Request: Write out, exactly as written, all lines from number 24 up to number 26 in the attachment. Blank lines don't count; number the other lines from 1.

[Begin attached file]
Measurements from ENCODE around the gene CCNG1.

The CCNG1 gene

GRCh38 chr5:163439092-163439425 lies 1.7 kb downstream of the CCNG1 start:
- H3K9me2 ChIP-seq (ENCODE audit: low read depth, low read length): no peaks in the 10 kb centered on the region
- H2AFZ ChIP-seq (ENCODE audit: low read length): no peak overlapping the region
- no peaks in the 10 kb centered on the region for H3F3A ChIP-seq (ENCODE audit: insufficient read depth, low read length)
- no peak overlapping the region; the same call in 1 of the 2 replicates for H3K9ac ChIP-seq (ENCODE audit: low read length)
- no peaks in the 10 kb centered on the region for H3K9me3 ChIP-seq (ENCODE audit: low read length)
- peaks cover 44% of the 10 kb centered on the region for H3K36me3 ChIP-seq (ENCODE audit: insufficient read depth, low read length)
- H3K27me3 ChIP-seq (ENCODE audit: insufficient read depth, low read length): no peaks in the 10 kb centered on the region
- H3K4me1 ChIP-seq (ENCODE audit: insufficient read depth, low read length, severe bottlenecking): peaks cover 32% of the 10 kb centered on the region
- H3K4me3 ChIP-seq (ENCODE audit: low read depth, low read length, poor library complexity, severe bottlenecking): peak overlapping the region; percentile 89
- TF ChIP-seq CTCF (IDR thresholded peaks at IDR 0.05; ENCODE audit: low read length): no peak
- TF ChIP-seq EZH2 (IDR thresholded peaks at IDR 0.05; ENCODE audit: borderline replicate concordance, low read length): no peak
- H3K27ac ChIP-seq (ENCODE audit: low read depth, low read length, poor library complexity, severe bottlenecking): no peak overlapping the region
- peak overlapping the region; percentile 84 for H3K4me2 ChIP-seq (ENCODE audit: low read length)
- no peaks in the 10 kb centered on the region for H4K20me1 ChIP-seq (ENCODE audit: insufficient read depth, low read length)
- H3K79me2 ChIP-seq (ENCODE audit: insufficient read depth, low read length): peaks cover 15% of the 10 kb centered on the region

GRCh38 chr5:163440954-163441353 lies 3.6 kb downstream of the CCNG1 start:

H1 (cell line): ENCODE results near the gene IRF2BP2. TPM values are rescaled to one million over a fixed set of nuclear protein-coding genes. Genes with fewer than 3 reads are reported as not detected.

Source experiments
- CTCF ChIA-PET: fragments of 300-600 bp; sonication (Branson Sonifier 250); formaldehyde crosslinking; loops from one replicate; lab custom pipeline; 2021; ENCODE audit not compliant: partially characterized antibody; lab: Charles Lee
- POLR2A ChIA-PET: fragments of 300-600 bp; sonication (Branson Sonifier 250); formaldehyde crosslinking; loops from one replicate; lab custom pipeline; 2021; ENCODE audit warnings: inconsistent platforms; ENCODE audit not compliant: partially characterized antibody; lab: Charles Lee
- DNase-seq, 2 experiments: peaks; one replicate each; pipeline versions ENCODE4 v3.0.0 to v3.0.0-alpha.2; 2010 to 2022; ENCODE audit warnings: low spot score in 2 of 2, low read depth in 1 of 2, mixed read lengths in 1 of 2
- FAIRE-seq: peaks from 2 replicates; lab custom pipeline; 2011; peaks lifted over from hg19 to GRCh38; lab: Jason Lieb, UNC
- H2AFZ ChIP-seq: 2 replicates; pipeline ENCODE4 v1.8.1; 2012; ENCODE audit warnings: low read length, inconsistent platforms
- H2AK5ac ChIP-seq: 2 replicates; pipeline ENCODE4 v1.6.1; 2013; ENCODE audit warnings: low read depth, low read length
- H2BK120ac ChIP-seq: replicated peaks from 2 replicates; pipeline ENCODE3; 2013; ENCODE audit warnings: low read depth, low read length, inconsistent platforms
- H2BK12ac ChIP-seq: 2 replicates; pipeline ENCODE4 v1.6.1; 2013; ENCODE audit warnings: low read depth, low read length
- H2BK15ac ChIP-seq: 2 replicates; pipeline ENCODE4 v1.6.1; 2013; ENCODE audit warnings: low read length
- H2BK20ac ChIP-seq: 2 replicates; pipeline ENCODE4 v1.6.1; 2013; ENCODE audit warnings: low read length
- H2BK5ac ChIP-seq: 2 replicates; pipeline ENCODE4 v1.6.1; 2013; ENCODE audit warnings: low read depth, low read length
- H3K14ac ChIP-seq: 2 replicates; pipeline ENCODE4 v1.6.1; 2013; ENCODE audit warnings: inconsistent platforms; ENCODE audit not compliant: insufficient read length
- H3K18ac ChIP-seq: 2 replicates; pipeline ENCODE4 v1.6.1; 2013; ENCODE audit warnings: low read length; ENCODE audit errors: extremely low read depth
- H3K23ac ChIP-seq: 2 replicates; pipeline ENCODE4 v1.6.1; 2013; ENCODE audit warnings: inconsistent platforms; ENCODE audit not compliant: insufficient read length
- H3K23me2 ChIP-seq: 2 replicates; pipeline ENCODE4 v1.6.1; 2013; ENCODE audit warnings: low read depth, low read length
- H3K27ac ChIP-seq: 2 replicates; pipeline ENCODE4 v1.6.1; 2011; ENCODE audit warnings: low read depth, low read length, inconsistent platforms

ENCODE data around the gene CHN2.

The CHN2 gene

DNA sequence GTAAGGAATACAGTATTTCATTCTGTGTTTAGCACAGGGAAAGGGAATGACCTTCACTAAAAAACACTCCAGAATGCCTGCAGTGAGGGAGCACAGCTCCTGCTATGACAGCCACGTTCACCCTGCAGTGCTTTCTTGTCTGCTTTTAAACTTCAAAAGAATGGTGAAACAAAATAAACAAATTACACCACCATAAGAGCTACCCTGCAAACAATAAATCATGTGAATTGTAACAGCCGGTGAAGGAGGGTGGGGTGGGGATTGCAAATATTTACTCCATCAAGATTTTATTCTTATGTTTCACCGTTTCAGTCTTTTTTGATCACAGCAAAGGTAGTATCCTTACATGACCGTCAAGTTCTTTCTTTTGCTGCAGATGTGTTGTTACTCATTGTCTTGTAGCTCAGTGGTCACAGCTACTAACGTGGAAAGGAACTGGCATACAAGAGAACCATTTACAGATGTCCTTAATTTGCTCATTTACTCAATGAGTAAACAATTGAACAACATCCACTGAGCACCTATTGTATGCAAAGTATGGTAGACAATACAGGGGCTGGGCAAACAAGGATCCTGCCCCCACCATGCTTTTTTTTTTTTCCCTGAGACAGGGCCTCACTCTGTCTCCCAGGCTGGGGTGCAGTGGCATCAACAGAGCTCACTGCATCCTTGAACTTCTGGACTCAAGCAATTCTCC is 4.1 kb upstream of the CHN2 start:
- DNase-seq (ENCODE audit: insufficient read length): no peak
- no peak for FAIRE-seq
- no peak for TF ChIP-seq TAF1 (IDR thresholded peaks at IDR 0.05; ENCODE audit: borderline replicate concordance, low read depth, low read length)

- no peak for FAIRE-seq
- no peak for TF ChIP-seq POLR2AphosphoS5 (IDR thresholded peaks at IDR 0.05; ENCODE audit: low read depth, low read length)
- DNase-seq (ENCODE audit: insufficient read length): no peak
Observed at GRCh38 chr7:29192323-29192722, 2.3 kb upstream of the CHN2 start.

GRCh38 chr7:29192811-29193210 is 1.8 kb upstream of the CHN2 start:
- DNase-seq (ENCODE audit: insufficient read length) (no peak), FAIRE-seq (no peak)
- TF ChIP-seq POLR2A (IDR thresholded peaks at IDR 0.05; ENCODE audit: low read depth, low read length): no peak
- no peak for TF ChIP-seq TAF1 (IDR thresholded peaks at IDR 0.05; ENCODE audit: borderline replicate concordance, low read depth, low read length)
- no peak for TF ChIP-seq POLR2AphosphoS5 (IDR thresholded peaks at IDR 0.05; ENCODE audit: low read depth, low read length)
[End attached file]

- DNase-seq, 2 experiments: peaks; one replicate each; pipeline versions ENCODE4 v3.0.0 to v3.0.0-alpha.2; 2010 to 2022; ENCODE audit warnings: low spot score in 2 of 2, low read depth in 1 of 2, mixed read lengths in 1 of 2
- FAIRE-seq: peaks from 2 replicates; lab custom pipeline; 2011; peaks lifted over from hg19 to GRCh38; lab: Jason Lieb, UNC
- H2AFZ ChIP-seq: 2 replicates; pipeline ENCODE4 v1.8.1; 2012; ENCODE audit warnings: low read length, inconsistent platforms